Also, I think if the locals there spoke up, China who stomp that line of thinking out quite quickly like they do so well in Tibet.

    ReplyDelete
  5. LastNameKim wrote:
    I read this in the Korea Times and was kind of shocked. I thought maybe I read the article wrong...maybe it was something about the lawmakers wanting Kando to be "recognized" as a former Korean territory. But no. This is EXACTLY why China was being so paranoid about historical facts in their textbooks and websites.

    You mean this exactly why China sanitizes their textbooks so that the "ethnic minorities" whose lands they took over will be faced with massive opposition by the Han Chinese who have been brainwashed into believing that the PRC's current borders have been there for thousands of years?

    Is that what you meant? ;)

    And all along, we Koreans kept assuring them that "no, we don't want that land back...we just want you to recognize it".

    I don't think that was the message. I think the message was that they had better stop saying that the Koryŏ/Koguryŏ and their forerunners were Han Chinese in some way.

    In all seriousness, I do think the PRC leadership is laying the groundwork for usurping the territory now controlled by the DPRK, just in case of collapse, and the rewriting of the Koryŏ/Koguryŏ dynasties as Han Chinese in some way is part of that.

    In this day and age, there is no way that China will just give up that territory and say "ok~~ you're right..here, it's your's".

    Of course not. If they won't vacate Tibet and Xinjiang and give 'em back to the Tibets and the Uighurs, why would they give any part of Kando back to the Koreans.

    I think when conflicts like this arise after we have been living in the modern world for decades it just makes us look bad to the international community.

    Let me remind you that NGO means "non-government organization," and that means anybody could make one. A certain Tokto enthusiast could convince enough Koreans to think like him and form an NGO demanding Tokto be "given back" to Japan. It doesn't necessarily represent the government or the people. I think most Koreans would probably say, "Yeah, I think it used to be Korean, but can't say that anymore."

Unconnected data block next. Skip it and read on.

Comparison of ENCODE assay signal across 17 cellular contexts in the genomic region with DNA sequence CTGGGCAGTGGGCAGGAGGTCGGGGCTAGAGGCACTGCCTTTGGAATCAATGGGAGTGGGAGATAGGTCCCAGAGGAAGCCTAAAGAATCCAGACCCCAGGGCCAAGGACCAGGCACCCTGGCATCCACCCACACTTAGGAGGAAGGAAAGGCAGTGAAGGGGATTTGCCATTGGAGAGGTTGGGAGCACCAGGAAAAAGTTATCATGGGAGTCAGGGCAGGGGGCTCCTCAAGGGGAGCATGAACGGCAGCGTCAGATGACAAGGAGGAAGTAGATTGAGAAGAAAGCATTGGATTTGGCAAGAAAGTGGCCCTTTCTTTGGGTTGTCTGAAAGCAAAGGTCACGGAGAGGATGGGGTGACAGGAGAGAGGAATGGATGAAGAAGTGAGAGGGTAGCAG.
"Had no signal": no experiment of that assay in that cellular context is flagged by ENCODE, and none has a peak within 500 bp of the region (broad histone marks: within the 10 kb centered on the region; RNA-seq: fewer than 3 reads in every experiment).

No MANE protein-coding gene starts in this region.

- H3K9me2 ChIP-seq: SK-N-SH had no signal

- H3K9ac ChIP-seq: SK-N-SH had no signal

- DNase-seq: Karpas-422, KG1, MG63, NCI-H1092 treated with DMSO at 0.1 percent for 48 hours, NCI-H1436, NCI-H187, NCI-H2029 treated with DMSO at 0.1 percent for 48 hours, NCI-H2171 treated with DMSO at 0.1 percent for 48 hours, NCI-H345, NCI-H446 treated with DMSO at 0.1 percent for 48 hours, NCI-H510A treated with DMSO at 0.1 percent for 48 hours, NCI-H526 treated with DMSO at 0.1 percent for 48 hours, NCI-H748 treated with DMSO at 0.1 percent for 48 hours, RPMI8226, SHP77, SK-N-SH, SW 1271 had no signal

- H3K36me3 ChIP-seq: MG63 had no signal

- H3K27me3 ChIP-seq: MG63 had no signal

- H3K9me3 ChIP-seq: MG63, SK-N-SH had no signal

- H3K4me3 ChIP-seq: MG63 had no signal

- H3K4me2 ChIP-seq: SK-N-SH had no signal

ReplyDelete
  6. John from Taejŏn wrote:
    What if the people that actually live there say, "Screw the Koreas. We want our own independent nation." Would the Hague be more open to their rights, as they've been abandoned by first, Korea, and then, the Koreas, for 100 years?

    I don't think Korea actually abandoned them (and a lot of them — maybe even most of them — are primarily descendants of Koreans who went there after Kando was totally absorbed by China).

    Since the grievance is that Korea was stripped of the region by illegitimate means, I don't think The Hague would act to take the region "back" from China unless it was to give it to a sovereign Korean entity. I don't think the grievance, as it now stands, would call for just granting independence.

    Also, I think if the locals there spoke up, China who stomp that line of thinking out quite quickly like they do so well in Tibet.

    Oh, absolutely, and I alluded to such in my last sentence. These foolish nationalists are doing the Chosŏnjok no favors.

    ReplyDelete
  7. North Korea does not represent Korean population. As long 50 million South Koreans didn't agree with China. China has no right to claim " Kando". Kando is Korean territory. The truth hurts thats why even 5 thousand years communist state use every way distort Korean and NorthEastAsia history.

    ReplyDelete

Share your thoughts, but please be kind and respectful. My mom reads this blog.